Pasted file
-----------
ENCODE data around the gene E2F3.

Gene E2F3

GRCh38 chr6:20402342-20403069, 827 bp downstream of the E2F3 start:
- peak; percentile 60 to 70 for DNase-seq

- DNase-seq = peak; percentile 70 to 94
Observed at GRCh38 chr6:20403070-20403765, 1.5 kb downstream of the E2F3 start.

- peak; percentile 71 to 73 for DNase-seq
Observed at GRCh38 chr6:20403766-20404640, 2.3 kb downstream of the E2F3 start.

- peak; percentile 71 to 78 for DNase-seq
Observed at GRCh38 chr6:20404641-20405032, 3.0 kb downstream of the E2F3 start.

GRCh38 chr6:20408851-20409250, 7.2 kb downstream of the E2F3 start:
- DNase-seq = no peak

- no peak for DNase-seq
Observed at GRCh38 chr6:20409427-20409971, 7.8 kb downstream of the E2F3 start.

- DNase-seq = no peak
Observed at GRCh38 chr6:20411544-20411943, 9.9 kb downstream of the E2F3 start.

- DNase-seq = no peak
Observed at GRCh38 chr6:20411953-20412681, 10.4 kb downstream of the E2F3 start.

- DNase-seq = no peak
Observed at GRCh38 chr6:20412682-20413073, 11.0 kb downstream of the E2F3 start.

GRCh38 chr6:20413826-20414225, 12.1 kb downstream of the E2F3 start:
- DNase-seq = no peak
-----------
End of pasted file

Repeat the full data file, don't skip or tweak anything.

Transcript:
ENCODE data around the gene E2F3.

Gene E2F3

GRCh38 chr6:20402342-20403069, 827 bp downstream of the E2F3 start:
- peak; percentile 60 to 70 for DNase-seq

- DNase-seq = peak; percentile 70 to 94
Observed at GRCh38 chr6:20403070-20403765, 1.5 kb downstream of the E2F3 start.

- peak; percentile 71 to 73 for DNase-seq
Observed at GRCh38 chr6:20403766-20404640, 2.3 kb downstream of the E2F3 start.

- peak; percentile 71 to 78 for DNase-seq
Observed at GRCh38 chr6:20404641-20405032, 3.0 kb downstream of the E2F3 start.

GRCh38 chr6:20408851-20409250, 7.2 kb downstream of the E2F3 start:
- DNase-seq = no peak

- no peak for DNase-seq
Observed at GRCh38 chr6:20409427-20409971, 7.8 kb downstream of the E2F3 start.

- DNase-seq = no peak
Observed at GRCh38 chr6:20411544-20411943, 9.9 kb downstream of the E2F3 start.

- DNase-seq = no peak
Observed at GRCh38 chr6:20411953-20412681, 10.4 kb downstream of the E2F3 start.

- DNase-seq = no peak
Observed at GRCh38 chr6:20412682-20413073, 11.0 kb downstream of the E2F3 start.

GRCh38 chr6:20413826-20414225, 12.1 kb downstream of the E2F3 start:
- DNase-seq = no peak